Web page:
A merger and acquisition is usually shrouded in mystery - more closed-door meetings than usual, blacked out calendars, zipped lips (but knowing looks) in planning meetings.
An aura sets in around the company so even if you aren’t directly involved in M&A activities you get the feeling that something is going down.
There is, of course, good reason for this – especially for publicly traded companies as insider trading penalties are steep. So who is the trusted circle for an M&A? Normally it is the legal and finance departments, the head of sales, maybe the head of marketing. A notable absence is all too often the IT department. For sure they will be called upon when it is time to integrate the acquired company into the acquiring company – but not until the ink is dry on the agreement and there is no turning back. Yet, in the digital age, IT is a critical business component - for many companies IT is the business - so it is unwise and short-sighted not to involve experienced IT staff beginning in the due diligence phase.
Your IT experts can provide crucial insights before the walk down the aisle to ensure that what seems like a match made in heaven doesn’t turn out to be one destined for – well, you know.
- How good is the targeted company at exploiting technology for digital business? Will it give the acquiring company a competitive advantage?
- Will there be high costs for integrating old legacy systems, if these will still be needed? Will you be able to replace these with more modern technology?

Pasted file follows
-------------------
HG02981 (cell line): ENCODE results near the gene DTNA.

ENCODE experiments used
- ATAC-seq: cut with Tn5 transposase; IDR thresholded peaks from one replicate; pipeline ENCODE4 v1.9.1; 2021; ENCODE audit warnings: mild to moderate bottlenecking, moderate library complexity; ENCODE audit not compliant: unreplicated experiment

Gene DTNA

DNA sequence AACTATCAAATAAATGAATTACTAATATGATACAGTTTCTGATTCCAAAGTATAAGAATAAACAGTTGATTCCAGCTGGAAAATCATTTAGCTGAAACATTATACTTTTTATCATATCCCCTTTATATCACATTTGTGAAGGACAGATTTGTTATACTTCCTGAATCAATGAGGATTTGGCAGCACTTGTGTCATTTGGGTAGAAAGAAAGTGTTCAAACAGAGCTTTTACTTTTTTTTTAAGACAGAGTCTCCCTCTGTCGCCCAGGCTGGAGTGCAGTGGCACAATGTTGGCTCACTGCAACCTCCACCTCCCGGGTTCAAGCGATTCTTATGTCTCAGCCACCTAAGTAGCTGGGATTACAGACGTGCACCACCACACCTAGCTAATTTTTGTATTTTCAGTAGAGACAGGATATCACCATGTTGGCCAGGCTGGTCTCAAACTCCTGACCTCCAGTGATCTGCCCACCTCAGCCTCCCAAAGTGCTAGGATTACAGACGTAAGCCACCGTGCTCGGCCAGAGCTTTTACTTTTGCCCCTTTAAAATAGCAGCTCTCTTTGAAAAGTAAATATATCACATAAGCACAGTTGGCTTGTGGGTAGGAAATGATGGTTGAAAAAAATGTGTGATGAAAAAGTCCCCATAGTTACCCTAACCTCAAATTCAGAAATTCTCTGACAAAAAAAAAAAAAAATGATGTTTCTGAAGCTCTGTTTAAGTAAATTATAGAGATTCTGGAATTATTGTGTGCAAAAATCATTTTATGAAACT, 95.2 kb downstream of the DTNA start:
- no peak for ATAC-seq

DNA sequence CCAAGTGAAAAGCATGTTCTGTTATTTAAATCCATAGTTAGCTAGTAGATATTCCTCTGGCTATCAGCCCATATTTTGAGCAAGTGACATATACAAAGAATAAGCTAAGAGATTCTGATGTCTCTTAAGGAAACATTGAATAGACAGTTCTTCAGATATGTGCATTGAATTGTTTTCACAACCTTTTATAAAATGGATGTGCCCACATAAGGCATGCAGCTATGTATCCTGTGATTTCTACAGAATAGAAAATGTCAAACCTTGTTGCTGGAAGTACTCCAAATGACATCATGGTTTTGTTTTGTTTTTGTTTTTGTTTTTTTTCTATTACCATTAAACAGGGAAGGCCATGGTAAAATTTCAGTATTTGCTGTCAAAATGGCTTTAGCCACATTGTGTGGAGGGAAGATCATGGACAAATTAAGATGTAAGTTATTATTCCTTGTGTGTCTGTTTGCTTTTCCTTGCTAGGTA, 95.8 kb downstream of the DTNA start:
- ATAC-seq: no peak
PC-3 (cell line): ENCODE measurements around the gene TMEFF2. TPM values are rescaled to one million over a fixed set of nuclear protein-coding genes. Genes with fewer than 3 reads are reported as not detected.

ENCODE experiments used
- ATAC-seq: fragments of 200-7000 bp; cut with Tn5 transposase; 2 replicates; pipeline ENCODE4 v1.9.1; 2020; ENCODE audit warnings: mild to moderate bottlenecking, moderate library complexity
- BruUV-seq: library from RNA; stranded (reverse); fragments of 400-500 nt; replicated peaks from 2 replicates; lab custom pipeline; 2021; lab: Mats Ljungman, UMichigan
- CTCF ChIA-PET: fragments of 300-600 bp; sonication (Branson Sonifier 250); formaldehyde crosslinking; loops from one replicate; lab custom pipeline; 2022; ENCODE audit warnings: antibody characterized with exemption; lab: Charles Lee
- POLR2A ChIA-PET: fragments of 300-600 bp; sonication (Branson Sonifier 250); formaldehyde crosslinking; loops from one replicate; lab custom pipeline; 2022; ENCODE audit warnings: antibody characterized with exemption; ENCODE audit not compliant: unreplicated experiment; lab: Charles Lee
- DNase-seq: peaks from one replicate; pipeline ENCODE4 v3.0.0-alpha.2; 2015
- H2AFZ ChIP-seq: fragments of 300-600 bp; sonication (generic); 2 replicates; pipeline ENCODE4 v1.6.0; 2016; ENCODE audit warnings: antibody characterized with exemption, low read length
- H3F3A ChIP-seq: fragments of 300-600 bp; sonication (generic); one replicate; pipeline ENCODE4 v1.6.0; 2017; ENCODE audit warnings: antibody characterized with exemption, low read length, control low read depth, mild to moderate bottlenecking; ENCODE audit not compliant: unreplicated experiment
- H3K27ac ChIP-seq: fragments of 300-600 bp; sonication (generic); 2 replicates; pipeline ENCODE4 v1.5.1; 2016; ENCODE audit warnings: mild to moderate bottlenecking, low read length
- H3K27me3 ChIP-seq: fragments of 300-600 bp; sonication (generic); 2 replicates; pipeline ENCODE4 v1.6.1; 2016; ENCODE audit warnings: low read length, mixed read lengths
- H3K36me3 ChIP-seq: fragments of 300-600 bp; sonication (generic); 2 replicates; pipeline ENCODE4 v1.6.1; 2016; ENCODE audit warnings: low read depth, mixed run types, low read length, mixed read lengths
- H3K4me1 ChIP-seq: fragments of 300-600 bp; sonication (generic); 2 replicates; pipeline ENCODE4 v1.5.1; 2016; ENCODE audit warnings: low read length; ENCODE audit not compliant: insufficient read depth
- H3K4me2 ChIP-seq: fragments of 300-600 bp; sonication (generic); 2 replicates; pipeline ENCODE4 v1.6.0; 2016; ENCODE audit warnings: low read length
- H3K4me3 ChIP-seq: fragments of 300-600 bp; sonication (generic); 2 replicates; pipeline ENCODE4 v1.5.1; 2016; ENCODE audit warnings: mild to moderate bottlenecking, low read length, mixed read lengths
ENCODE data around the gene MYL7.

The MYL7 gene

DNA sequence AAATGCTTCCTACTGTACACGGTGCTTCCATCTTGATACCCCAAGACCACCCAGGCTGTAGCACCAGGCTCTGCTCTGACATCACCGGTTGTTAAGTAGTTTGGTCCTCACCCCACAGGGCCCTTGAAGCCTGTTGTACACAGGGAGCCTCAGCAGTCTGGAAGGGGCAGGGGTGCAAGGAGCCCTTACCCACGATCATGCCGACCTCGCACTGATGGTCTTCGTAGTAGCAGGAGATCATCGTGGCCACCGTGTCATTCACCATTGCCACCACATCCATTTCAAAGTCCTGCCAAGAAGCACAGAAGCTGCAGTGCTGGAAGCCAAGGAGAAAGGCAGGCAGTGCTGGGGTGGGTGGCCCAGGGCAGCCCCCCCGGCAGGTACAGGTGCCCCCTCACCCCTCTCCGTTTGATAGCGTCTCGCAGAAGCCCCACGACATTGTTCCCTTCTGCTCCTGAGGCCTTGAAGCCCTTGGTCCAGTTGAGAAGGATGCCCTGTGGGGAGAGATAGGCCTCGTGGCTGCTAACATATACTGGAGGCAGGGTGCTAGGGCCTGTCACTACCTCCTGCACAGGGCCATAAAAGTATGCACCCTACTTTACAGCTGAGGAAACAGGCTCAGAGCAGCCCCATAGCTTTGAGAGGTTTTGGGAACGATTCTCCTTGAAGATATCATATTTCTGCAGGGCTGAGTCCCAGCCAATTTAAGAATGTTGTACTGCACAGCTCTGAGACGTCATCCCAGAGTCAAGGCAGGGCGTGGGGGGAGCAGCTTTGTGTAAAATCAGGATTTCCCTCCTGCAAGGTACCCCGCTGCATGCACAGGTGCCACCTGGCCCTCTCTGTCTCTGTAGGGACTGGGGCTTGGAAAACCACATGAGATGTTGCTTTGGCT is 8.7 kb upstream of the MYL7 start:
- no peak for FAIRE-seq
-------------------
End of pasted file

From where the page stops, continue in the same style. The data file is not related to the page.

- What are the potential cost savings in running both companies’ IT by getting rid of redundant technologies?
- What are the potential cost savings of consolidating similar projects or using existing technology from one company in the other company’s planned projects? Can you accelerate delivery of planned projects by re-using technology from the other company?
- Where can you standardize the technology of the acquiring company to ease integration of the target company?
- What long-term licensing contracts exist that the acquiring company will have to honor?
Another benefit to involving IT in due diligence is that you’ll be that much further ahead when the merger does happen and be able to speedily get the combined company running smoothly - getting products and services out the door instead of wallowing in integration morass. These are results that will please customers and employees, for sure, and most decidedly those that bankrolled the acquisition.
Granted, it may not be easy to get the targeted company to lift the veil on their own IT. There’s a good chance that the merger won’t happen and you’ll end up being their competitor – after having divulged their formula for competitive advantage. But hopefully their mistrust will dissipate with the combined interest in wanting to build a truly awesome IT infrastructure.
So what is IT’s secret to a successful M&A? Find out in this 30-minute webinar on “Faster gain, less pain in acquisition integration” and then go to your board and tell them you’ll let them in on a little secret - if they’ll let you in on theirs.